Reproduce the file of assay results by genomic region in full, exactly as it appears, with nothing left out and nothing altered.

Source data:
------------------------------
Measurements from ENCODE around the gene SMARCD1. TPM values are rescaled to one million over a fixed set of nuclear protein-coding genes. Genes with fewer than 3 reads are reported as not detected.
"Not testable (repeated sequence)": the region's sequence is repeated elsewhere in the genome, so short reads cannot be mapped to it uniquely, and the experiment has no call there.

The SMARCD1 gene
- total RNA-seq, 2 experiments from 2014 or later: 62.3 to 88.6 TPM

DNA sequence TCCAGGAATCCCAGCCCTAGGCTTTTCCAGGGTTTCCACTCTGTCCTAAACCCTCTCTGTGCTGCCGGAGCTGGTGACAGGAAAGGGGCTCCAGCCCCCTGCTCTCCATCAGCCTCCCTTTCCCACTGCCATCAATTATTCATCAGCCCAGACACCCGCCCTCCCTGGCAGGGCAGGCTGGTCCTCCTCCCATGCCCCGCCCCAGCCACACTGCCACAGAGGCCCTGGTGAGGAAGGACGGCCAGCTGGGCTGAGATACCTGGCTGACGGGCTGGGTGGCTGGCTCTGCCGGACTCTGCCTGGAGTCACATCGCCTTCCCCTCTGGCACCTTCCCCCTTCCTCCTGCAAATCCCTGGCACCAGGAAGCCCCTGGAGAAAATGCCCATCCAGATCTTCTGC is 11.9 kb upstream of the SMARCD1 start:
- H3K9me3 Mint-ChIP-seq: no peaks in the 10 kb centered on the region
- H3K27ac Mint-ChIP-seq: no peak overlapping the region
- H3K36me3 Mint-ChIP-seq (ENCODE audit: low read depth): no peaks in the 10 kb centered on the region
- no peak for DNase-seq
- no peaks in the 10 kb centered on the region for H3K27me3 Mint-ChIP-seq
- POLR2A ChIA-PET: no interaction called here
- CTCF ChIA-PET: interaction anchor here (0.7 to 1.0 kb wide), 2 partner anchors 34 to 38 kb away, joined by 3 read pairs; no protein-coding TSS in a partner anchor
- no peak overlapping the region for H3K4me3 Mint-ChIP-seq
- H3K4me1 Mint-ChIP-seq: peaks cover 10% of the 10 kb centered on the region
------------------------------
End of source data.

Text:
Measurements from ENCODE around the gene SMARCD1. TPM values are rescaled to one million over a fixed set of nuclear protein-coding genes. Genes with fewer than 3 reads are reported as not detected.
"Not testable (repeated sequence)": the region's sequence is repeated elsewhere in the genome, so short reads cannot be mapped to it uniquely, and the experiment has no call there.

The SMARCD1 gene
- total RNA-seq, 2 experiments from 2014 or later: 62.3 to 88.6 TPM

DNA sequence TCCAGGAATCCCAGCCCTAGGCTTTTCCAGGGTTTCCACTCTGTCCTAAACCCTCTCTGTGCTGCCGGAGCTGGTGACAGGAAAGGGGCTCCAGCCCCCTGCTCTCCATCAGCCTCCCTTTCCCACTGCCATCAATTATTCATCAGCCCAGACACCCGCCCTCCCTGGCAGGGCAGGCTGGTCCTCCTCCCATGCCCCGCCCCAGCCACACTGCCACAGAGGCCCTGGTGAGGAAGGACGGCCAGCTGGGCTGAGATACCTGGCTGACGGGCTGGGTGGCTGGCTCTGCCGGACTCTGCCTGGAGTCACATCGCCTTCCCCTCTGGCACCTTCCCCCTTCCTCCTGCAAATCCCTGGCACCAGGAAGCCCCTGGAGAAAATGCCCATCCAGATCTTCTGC is 11.9 kb upstream of the SMARCD1 start:
- H3K9me3 Mint-ChIP-seq: no peaks in the 10 kb centered on the region
- H3K27ac Mint-ChIP-seq: no peak overlapping the region
- H3K36me3 Mint-ChIP-seq (ENCODE audit: low read depth): no peaks in the 10 kb centered on the region
- no peak for DNase-seq
- no peaks in the 10 kb centered on the region for H3K27me3 Mint-ChIP-seq
- POLR2A ChIA-PET: no interaction called here
- CTCF ChIA-PET: interaction anchor here (0.7 to 1.0 kb wide), 2 partner anchors 34 to 38 kb away, joined by 3 read pairs; no protein-coding TSS in a partner anchor
- no peak overlapping the region for H3K4me3 Mint-ChIP-seq
- H3K4me1 Mint-ChIP-seq: peaks cover 10% of the 10 kb centered on the region